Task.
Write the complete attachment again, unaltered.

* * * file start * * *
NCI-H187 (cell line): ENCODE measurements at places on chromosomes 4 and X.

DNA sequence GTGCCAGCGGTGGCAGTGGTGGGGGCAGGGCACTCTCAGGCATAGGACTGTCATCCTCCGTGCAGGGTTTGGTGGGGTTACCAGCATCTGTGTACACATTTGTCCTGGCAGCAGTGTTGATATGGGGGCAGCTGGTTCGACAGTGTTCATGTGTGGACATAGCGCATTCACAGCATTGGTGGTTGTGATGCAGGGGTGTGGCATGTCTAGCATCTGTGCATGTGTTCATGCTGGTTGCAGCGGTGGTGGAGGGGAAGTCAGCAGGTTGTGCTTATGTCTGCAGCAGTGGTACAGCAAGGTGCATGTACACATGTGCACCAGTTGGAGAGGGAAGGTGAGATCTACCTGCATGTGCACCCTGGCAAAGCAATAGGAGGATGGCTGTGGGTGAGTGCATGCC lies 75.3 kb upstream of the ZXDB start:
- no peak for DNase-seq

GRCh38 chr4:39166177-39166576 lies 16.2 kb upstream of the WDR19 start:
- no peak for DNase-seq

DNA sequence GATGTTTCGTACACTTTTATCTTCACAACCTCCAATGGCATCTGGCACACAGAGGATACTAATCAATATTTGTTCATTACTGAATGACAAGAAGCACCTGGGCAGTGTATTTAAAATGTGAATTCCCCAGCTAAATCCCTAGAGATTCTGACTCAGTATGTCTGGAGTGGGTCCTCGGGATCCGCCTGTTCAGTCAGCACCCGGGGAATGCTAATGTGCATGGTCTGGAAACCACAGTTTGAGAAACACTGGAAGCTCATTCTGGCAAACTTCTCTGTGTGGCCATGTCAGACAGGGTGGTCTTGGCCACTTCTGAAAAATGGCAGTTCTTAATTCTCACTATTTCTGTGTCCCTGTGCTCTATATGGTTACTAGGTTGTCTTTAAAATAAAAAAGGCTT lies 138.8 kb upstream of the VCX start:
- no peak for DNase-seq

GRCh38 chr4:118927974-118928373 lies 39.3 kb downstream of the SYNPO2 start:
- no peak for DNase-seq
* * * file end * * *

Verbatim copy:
NCI-H187 (cell line): ENCODE measurements at places on chromosomes 4 and X.

DNA sequence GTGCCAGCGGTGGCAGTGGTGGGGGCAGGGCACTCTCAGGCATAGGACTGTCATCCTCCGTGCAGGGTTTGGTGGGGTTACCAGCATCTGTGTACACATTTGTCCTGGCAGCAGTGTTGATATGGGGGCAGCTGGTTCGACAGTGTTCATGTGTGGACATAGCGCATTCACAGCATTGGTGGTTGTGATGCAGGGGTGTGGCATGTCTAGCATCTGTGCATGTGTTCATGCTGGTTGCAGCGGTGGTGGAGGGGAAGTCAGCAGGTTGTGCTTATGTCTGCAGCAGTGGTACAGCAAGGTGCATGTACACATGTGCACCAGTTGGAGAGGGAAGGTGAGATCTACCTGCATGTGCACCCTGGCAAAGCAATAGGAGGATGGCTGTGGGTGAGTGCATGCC lies 75.3 kb upstream of the ZXDB start:
- no peak for DNase-seq

GRCh38 chr4:39166177-39166576 lies 16.2 kb upstream of the WDR19 start:
- no peak for DNase-seq

DNA sequence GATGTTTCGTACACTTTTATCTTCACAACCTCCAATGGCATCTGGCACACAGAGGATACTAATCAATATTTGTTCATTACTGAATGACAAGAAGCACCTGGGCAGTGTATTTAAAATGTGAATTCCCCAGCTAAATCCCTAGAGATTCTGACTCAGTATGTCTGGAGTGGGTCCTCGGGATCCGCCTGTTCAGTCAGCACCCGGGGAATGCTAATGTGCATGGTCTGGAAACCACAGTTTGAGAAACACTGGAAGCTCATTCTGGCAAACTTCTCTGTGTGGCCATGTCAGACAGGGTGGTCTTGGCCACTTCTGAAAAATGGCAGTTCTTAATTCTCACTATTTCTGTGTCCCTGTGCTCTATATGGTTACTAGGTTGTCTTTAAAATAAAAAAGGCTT lies 138.8 kb upstream of the VCX start:
- no peak for DNase-seq

GRCh38 chr4:118927974-118928373 lies 39.3 kb downstream of the SYNPO2 start:
- no peak for DNase-seq